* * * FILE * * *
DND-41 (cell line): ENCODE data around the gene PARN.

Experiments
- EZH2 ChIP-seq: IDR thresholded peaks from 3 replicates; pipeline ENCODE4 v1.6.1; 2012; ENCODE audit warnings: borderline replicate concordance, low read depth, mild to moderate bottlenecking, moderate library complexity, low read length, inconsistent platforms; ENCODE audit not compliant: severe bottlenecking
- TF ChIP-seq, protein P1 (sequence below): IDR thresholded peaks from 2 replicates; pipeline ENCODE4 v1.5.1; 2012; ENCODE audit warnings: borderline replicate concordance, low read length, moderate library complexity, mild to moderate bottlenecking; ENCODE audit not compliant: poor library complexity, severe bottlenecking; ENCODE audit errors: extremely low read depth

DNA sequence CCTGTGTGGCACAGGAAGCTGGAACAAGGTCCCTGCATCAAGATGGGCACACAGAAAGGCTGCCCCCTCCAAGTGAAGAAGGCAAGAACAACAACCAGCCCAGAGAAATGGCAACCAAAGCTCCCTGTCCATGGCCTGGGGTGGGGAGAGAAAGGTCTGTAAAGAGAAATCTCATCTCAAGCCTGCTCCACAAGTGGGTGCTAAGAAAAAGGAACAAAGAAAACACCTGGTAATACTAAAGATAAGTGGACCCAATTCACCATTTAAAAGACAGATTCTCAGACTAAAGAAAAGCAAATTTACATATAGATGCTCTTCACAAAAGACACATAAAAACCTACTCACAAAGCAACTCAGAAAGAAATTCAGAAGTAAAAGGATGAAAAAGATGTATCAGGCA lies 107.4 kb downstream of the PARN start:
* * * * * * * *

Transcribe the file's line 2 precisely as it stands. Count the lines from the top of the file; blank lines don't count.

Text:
Experiments